Contribution to Australia's Development in the 19th Century
A Brief Look
By 1890 German-speakers were the largest non-British minority in Australia. Their contribution to Australia was extensive. For example:
|Friedrich Krichauff - forester,
expert on agriculture
Martin Basedow - education
Ludwig Leichhardt - explorer of northern Australia
Georg Neumayer - astronomer,
Johann Menge - mineralogist ("Father of Mineralogy in South Australia")
Hans Heysen - landscape painter
Bernhard Holtermann (Sydney) and J.W. Lindt (Melbourne) - pioneers in photography
Dr Eugen Hirschfeld - German Consul in Brisbane 1906-1914. He played a role in the founding of the University of Queensland.
Shipping ad, 1890s
Carl Linger - composer. Leader of the Liedertafel (choral group) in Adelaide. Composer of the "Song of Australia"; it became an unofficial national anthem in South Australia.
Johann Eugen von Guérard - landscape painter in Victoria. He was the first Director of the National Gallery in Melbourne.
Baron Ferdinand von Mueller - botanist and scientist. From 1853 he was the Government Botanist of the Colony of Victoria and from 1857-1873 Director of the Botanical Gardens in Melbourne. He travelled widely in Australia and greatly increased the world's understanding of Australian plants and animals.
Carl F.T. Strehlow - expert in the ethnology and languages of the Aborigines. Leader of the Hermannsburg mission station in the Northern Territory 1894-1922.
However many German immigrants were farmers and craftsmen and they settled new rural areas and introduced sustainable agriculture there. In the 19th century the great majority of German Australians lived in regional areas rather than in the cities. The Germans were often more successful farmers than the British, as they had already lived as farmers in Germany. (Many British immigrants had a urban background.) They established successful small farms in a similar manner to the early German settlers in Pennsylvania in the American colonies. Germans (some were newly arrived immigrants, others came from South Australia) settled in the southwest of Victoria in the 50s, and in the 70s in Victoria's Wimmera. Through their hard work and endurance they transformed the plains into a rich wheat-growing region. (Photo: Lubeck, Wimmera, named after town in northern Germany. Grain silo in the background.)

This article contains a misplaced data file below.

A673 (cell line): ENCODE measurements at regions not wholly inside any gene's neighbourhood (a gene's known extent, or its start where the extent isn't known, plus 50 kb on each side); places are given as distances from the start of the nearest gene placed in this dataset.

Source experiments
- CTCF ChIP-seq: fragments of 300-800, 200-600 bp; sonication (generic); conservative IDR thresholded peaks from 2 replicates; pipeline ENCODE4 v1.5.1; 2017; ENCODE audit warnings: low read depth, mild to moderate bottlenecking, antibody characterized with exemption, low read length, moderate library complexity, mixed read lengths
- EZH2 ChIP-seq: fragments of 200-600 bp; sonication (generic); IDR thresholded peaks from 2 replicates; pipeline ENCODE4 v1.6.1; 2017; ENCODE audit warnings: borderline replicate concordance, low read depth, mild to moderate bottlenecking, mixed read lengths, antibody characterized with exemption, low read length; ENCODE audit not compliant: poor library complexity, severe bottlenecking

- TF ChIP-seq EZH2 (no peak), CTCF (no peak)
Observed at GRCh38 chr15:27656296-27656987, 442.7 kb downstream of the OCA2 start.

Queensland separated from New South Wales in 1859 and became an independent colony. The new colony was keen to encourage German immigrants as a result of the achievements of German settlers in the other colonies. From 1862 onwards many Germans arrived, particularly farmers. They came primarily from eastern Prussia, western Prussia, Pomerania, Silesia and Württemberg and settled in the areas of Rosewood, Fassifern, Lockyer and Toowoomba. They had a good reputation, and Sir Thomas McIlwraith (three times Premier of Queensland during 1879-1893), stated in Parliament:
|"Having disembarked from the ships and spent one or two days in the Immigration Depot, the German immigrants disappear. One hears or sees nothing of them for 18 months or a couple of years, when some fine day they return from the bush in their own attractive turn out, wife and children seated high, and all well-dressed and happy-looking."|
Pennsylvania-German farmers: Dr Benjamin Rush from Philadelphia, signatory of the Declaration of Independence, Chief Medical Officer of George Washington's Revolutionary Army, said that the Germans were the best farmers in Pennsylvania. Christoph Ludwig, a baker in Philadelpia, supplied bread to the Revolutionary Army and the allied French Army 1776-1783 and received his grain from the Pennsylvania-German farmers.)
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German Australia © D. Nutting 2001